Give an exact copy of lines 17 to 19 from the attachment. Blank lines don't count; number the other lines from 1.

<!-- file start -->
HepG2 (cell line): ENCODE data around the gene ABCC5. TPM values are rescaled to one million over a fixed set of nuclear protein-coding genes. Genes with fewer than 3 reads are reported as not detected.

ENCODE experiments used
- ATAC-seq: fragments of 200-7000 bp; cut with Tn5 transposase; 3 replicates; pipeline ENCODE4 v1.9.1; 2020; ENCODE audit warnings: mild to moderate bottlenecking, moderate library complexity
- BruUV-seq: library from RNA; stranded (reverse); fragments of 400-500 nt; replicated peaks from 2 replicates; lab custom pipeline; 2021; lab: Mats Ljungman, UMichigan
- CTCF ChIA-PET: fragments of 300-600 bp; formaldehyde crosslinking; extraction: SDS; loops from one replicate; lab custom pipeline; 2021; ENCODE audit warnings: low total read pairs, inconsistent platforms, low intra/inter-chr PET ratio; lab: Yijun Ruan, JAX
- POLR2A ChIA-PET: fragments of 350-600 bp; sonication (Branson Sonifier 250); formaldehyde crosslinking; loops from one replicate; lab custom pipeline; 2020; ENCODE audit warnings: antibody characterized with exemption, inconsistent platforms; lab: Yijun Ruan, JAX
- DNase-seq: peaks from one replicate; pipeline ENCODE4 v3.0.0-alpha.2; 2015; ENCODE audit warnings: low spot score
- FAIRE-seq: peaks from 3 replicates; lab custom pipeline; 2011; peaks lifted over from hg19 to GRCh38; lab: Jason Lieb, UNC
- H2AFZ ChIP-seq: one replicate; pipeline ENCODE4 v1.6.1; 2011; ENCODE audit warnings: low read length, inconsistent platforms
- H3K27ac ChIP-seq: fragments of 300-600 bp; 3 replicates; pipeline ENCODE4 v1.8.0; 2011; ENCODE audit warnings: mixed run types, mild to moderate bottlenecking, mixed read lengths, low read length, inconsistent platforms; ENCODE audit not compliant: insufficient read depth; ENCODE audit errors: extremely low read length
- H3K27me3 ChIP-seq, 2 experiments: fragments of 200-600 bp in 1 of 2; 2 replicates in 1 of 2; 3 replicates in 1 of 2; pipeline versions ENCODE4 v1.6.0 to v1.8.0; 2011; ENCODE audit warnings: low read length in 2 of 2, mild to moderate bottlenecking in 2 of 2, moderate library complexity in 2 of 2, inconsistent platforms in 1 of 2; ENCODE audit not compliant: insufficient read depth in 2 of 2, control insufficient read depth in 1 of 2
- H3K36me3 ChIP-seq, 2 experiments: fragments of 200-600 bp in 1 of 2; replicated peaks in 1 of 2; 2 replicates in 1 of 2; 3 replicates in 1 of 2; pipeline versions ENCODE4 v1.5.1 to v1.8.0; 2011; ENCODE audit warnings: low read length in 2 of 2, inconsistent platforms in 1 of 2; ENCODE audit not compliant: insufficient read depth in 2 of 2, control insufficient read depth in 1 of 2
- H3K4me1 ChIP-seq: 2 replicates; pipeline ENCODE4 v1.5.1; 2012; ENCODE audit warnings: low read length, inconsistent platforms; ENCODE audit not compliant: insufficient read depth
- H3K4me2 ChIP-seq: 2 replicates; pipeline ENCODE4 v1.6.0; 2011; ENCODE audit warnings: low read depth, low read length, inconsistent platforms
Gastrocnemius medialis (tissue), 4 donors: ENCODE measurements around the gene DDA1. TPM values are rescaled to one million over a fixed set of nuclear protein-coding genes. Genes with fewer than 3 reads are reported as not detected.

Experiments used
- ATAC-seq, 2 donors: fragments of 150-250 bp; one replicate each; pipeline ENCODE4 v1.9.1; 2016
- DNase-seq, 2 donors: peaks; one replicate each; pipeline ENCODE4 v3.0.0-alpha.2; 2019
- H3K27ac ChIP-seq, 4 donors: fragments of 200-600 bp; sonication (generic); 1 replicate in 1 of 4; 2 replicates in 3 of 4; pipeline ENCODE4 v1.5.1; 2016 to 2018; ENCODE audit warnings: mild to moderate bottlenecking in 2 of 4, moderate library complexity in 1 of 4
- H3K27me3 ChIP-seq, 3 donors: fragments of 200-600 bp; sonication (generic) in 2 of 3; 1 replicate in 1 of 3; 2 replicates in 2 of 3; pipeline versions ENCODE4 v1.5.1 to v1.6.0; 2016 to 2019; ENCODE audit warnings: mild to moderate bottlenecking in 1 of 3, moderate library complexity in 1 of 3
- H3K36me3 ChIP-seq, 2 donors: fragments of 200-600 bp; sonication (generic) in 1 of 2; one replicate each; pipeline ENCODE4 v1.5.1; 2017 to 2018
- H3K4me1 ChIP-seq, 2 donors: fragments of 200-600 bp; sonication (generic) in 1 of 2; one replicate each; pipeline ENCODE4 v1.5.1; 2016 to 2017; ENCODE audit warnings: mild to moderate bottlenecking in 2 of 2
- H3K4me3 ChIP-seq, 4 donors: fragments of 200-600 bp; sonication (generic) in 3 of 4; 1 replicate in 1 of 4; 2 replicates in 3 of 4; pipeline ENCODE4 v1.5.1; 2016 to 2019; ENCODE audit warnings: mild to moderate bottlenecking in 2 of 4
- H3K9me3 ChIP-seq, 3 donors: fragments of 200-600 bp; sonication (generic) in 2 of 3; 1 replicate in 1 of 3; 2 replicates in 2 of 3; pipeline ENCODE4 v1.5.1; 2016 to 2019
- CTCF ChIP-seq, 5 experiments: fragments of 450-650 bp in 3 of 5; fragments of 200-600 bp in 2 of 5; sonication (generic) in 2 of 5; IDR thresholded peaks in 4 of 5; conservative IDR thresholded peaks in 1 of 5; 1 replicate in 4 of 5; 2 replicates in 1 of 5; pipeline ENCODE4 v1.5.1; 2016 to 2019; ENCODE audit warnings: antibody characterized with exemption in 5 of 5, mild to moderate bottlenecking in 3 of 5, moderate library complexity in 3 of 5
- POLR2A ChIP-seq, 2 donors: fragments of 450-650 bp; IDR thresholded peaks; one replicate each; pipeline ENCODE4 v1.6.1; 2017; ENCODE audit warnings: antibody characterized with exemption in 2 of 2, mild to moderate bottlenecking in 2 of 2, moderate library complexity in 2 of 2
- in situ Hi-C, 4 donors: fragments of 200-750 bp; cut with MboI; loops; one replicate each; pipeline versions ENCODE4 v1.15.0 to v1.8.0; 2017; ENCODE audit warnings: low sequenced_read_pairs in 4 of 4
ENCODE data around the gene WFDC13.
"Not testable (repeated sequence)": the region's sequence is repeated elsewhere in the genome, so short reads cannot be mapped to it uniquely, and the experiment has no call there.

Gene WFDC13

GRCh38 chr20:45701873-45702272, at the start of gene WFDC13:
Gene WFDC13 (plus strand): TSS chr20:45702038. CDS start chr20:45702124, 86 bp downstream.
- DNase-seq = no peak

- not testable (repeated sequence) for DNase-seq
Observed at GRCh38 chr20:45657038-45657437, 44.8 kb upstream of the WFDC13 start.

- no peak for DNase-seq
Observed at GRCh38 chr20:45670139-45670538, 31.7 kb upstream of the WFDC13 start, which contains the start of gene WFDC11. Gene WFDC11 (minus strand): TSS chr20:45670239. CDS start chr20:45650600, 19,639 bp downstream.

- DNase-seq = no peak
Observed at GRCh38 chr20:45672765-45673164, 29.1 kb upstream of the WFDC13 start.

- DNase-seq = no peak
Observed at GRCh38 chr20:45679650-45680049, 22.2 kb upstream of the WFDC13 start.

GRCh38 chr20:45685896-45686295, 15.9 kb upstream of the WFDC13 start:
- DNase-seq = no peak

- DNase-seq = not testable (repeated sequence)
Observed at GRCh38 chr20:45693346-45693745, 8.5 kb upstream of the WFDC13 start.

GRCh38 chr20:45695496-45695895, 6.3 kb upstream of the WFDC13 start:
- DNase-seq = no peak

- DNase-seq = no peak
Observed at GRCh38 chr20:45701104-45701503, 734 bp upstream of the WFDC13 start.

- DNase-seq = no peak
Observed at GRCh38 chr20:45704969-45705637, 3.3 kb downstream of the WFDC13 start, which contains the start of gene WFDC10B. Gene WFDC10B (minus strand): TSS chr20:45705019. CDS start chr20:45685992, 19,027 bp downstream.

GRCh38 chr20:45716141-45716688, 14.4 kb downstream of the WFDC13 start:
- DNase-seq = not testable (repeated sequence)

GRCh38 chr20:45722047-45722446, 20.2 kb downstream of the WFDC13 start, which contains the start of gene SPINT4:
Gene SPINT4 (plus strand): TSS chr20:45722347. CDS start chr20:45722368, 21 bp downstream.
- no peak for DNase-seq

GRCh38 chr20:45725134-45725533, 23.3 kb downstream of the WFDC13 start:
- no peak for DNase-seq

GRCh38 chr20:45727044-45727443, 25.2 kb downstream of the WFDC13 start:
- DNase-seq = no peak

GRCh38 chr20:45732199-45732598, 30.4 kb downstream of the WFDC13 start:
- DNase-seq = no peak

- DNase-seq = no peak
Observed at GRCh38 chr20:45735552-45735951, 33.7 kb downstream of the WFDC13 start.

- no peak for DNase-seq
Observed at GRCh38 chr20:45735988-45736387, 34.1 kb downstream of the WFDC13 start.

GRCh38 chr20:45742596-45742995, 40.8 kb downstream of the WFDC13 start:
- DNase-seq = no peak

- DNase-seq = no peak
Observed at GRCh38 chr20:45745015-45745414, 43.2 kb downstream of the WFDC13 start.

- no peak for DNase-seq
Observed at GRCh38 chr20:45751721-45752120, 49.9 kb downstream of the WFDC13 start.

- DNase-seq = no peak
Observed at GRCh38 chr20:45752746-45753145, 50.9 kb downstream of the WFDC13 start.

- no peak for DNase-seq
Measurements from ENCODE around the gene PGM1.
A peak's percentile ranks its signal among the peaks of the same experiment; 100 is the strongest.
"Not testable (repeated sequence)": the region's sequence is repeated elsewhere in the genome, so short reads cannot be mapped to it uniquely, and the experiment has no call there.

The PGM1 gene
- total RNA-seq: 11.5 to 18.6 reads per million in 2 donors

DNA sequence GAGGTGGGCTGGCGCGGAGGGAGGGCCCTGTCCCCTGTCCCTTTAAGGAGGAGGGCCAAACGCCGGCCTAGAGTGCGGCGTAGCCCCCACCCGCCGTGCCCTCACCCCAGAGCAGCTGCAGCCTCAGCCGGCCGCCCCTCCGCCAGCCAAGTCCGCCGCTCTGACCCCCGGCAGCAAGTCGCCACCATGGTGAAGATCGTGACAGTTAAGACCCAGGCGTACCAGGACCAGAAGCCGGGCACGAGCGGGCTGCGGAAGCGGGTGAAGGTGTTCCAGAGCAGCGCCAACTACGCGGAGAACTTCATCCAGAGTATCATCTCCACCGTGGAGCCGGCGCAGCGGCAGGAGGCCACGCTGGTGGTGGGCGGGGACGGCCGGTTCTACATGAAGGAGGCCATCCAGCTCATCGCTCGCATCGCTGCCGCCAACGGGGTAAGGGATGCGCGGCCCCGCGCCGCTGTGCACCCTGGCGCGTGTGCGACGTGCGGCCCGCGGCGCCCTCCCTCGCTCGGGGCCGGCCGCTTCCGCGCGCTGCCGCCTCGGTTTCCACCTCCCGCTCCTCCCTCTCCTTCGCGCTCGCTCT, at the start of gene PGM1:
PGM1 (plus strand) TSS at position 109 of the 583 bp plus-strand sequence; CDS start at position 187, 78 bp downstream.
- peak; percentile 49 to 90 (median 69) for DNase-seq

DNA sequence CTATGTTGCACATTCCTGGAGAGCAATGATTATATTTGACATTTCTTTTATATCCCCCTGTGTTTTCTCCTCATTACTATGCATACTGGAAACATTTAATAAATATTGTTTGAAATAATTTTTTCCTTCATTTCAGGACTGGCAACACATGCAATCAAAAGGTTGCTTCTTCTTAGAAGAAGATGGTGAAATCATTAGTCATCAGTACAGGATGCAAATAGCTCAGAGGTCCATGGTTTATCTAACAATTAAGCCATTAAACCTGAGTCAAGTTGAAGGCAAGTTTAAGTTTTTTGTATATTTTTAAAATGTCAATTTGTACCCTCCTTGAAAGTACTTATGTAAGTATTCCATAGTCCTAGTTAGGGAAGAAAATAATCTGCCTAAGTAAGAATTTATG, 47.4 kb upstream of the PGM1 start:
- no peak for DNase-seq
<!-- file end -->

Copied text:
- ATAC-seq, 2 donors: fragments of 150-250 bp; one replicate each; pipeline ENCODE4 v1.9.1; 2016
- DNase-seq, 2 donors: peaks; one replicate each; pipeline ENCODE4 v3.0.0-alpha.2; 2019
- H3K27ac ChIP-seq, 4 donors: fragments of 200-600 bp; sonication (generic); 1 replicate in 1 of 4; 2 replicates in 3 of 4; pipeline ENCODE4 v1.5.1; 2016 to 2018; ENCODE audit warnings: mild to moderate bottlenecking in 2 of 4, moderate library complexity in 1 of 4